So you are trying to compare freshly graded trails to something that has been compacted for 50+ years and has already eroded away anything that that was not compacted? Most new trails will need adjustments over time, this can also be called maintenance. Especially the first couple of years. What about trails that get packed in such a way that they create a down slope berm that will start to hold leaves and water. Doesn't matter what the trail was built with, it may need to be debermed after it settles.


    There is also the issue of operators and mistakes. This could apply to a hand built crew or a machine crew. Those mistakes will need to be fixed.


    The land manager in Dupont is also the one calling for and laying out most of the reroutes there. So you can bring him into the mix. To me most of the trails reworked there are more fun than they were, not all of them, but most.

    "Eventually we are going to have to start trying to get hand tools up into the difficult terrain in Pisgah to do the hard work by hand. Black mtn. is in very bad shape in places and other trails aren't very far behind. We might never be able to get a machine up there. We might want to consider just sucking it up and doing it by hand instead of waiting."

    Great, when can you start? A lot of folks feel this way. But if you won't lead the charge then who will? PAS is a volunteer organization, someone has to step up and maintain it. YOU can do it, (I don't necessarily mean Drift), or you can just complain about someone else not doing it, then complain about it when they don't do it the way you obviously would have.




    Broussard Quotes



    " Am I to believe the the USFS will refuse to allow/endorse any trail work that makes the trail incrementally better if it does not also return the trail to compliance with the standards?"

    No one that I know of has made this statement except you. Maybe you haven't caught on yet, but PAS already has adopted several trails in Pisgah proper and the maintenance does not have to be taken to USFS standards. Unless there is a problem area and they specifically request it. It usually comes down to the Trail crew leaders discretion. The TCL has the power to influence the trails they take on. Did you hate how PAS over worked Laurel Mountain?


    "The ranger wouldn't let us go out and turn water off the trail and do minor rock work in such a fashion as MOUNTAIN BIKERS see fit, just because we were not also reverting the trail to pack and saddle standards at the same time? Who said this, as it is quite an assumption or statement. Or rather a made up sarcastic comment basically assuming this is someone else's position? These trails are already wildly out of compliance with standards. Yup. Cyclists would not be allowed to make them marginally better or even just take action to stem their deterioration?" Said who?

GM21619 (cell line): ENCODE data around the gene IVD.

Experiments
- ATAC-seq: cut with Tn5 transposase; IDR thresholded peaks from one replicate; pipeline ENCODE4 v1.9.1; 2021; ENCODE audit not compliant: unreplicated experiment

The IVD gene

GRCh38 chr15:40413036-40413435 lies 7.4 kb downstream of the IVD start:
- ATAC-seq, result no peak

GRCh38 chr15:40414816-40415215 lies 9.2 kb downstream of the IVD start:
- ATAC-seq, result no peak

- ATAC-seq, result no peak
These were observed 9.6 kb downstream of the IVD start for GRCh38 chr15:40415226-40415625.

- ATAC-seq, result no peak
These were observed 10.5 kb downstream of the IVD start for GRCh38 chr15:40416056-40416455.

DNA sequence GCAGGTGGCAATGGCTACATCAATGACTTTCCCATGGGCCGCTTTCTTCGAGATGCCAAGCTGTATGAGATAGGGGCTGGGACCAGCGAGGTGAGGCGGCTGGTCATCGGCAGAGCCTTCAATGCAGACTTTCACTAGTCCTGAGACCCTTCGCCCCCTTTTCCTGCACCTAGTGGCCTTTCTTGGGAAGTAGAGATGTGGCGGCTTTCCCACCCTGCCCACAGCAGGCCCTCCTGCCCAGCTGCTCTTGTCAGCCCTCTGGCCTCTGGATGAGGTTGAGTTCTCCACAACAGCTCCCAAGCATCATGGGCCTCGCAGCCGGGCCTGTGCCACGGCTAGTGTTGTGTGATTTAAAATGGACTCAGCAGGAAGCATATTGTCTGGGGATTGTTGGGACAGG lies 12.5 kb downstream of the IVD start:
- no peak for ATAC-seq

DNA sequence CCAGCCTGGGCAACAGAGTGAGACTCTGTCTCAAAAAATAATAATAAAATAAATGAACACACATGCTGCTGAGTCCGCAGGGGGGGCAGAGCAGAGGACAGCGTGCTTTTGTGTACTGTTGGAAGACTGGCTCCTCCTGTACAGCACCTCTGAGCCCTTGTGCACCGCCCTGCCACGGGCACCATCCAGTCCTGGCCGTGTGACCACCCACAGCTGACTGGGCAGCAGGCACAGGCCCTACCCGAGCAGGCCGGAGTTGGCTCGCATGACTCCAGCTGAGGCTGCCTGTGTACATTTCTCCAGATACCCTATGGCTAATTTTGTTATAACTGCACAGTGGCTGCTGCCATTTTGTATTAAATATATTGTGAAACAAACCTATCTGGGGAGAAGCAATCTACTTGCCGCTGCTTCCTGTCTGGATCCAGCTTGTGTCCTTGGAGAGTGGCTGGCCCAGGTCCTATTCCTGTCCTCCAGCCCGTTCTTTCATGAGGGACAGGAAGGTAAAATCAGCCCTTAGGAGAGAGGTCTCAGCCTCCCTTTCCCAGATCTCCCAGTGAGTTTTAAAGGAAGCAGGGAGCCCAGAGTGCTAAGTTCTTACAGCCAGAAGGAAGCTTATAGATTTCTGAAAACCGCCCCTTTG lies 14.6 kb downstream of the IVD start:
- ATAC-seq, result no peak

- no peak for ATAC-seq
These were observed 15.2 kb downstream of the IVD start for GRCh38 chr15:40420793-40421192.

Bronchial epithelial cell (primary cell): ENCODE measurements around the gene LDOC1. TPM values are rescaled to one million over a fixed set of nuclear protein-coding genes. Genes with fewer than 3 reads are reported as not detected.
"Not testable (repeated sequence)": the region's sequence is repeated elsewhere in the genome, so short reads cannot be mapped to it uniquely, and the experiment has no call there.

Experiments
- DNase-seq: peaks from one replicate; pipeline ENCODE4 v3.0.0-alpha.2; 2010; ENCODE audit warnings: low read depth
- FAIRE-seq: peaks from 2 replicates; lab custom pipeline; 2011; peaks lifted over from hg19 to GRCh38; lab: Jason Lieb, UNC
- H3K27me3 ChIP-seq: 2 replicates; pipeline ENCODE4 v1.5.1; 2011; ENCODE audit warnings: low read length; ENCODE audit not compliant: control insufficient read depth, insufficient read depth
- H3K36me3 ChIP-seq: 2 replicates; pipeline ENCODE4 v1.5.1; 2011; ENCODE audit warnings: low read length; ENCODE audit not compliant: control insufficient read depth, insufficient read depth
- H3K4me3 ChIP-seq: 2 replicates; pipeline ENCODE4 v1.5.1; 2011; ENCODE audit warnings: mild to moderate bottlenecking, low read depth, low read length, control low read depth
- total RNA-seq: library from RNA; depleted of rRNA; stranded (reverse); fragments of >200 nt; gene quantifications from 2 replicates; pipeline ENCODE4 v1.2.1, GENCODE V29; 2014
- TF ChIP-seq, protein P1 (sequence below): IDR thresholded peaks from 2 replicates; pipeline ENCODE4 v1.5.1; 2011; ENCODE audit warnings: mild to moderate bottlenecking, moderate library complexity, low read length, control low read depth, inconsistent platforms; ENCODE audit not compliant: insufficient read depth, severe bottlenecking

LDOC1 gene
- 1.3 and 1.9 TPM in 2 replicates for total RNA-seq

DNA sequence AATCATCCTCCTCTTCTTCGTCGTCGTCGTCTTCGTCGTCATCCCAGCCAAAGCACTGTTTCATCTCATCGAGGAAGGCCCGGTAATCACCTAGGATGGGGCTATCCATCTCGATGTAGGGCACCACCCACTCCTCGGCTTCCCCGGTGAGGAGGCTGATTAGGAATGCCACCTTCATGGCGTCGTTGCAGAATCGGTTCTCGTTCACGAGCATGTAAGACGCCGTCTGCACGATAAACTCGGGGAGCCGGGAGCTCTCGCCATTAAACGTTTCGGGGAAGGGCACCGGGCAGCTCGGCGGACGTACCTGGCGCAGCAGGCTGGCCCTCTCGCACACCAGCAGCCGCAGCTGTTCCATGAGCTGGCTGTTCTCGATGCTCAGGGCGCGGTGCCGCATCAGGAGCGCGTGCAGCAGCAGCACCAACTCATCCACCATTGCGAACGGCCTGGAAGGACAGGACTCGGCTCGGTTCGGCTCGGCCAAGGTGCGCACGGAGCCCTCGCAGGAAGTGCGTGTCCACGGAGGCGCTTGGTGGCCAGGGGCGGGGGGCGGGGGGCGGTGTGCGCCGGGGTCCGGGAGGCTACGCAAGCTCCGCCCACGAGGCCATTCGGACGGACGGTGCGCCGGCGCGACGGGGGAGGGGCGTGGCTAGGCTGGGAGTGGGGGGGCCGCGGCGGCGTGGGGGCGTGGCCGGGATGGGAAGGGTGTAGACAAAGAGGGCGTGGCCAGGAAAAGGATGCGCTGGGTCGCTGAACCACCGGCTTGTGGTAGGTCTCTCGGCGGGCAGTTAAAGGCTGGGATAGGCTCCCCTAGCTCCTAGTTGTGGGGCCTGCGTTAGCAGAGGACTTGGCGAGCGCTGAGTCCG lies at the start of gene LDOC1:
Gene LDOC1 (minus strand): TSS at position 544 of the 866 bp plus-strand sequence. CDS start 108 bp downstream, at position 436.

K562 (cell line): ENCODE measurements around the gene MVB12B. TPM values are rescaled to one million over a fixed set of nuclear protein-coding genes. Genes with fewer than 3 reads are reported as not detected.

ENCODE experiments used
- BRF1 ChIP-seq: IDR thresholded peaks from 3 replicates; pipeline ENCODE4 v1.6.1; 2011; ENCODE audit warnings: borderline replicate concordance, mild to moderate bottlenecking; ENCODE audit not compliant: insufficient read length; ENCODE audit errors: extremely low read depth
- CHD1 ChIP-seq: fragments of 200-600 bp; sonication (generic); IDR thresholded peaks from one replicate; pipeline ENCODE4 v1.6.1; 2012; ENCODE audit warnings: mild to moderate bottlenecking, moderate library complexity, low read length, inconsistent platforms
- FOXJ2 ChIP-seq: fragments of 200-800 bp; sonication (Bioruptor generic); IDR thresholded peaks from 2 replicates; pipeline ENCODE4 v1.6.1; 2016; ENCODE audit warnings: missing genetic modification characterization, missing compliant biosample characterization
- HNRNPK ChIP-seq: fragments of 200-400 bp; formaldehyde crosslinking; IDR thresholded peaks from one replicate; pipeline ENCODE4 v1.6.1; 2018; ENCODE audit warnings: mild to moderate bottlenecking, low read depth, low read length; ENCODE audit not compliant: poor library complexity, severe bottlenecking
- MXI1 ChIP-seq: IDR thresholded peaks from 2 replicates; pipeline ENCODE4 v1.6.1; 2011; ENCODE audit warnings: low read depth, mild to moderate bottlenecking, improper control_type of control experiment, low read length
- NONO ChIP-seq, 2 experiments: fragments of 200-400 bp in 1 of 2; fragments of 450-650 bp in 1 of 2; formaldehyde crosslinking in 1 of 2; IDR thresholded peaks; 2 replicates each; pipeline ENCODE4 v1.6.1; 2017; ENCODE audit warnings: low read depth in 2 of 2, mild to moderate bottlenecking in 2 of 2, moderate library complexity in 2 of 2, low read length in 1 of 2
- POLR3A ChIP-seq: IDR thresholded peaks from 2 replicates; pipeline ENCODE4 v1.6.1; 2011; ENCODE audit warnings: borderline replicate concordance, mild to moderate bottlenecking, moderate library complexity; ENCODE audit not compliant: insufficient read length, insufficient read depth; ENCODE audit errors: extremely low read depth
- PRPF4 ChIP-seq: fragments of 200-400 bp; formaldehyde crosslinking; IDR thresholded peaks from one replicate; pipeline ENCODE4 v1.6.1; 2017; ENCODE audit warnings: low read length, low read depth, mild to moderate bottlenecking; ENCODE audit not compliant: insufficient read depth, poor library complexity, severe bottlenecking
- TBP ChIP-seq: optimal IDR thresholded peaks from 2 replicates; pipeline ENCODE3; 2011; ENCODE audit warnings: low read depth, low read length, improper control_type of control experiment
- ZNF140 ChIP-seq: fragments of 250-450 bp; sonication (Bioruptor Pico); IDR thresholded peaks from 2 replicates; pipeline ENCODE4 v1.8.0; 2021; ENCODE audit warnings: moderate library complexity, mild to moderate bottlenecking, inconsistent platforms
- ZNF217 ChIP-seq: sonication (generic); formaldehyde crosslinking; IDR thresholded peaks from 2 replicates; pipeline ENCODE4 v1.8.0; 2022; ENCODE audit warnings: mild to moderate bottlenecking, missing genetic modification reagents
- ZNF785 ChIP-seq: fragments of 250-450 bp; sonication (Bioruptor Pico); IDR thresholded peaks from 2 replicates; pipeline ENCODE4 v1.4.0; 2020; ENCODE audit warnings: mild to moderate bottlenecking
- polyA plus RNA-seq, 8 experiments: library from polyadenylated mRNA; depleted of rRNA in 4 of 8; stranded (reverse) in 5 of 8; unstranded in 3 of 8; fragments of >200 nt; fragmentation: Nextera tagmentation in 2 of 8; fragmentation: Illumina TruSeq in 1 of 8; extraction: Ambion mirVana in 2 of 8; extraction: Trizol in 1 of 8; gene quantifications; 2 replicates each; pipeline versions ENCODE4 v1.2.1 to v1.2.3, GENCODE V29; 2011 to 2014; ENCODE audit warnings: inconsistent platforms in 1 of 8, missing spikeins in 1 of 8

"I find that extraordinarily hard to believe, and I suspect the ranger would LOVE to have a group out there performing simple maintenance oriented activities. PAS seems to be doing just that. We need more volunteers to maintain Pisgah Trails so they are not offending the USFS. The head district ranger has signed the MOU's so that we can literally do just that, help maintain Pisgah. So I don't get the focus on machine built corridor and "Pack and Saddle" "Pack and Saddle" "Pack and Saddle". Talk to the USFS and see what they say, basically if its new trail or a major reroute, and a predetermined multiuser horse trail, then pack and saddle it will be. If you know a way around this let me know because I will help you. The only way around it I know of is to stabilize and or maintain existing trails so that they stay off their radar. You up for armoring the gully on Lower Trace? Bring some rock when you come.

    But the "focus" on machine work is not really the right term. Its more like forced into fast machine work by budgetary constraints. One could also add the practicality of using the right tool for the job when it is your profession and you do it every single day and have to do the job in a short time frame.


    If you had a trail building company that could win the contract, show up with 50 skilled laborers a day, who want to work like slaves, have an eye for detail, and work for almost nothing, then your company could hand build the trail within the time and budgetary constraints given in the contract. Good luck with that.


    The reality is that machines have there place and amazing trails can be made with them, along with good hand finishing. But when you live and die by the lowest bid, and do not have the character of the trail first and foremost in the contract, we all lose.


    "You guys complain about people not showing up to work. When MTBers show up and are made to work to "Pack and Saddle" standards, many of them are not going to be happy." So when has this happened to you in Pisgah? Are you just assuming this happens all the time? Was someone else that actually picked up a shovel complaining about it while they were working? I normally feel stoked after a day of working on the trails, even in Dupont.

    Have you read the standards and classes comparing the different classes for the user types? Is this just referring to Lower Trace or some other specific project or just Pisgah in general? After I read them I honestly believe that we can make a entertaining trail within those standards, especially if we add alternate lines.

    "The last time I did any organized trail work, I heard a nice little homily about how hand work was too hard and nobody showed up so it couldn't be done. A little later that day after my wife and I grubbed out a hundred feet or so of trail by hand, a certain guy we all know and love graded right over all of it with the machine.Tell me, why should I support that? Seriously."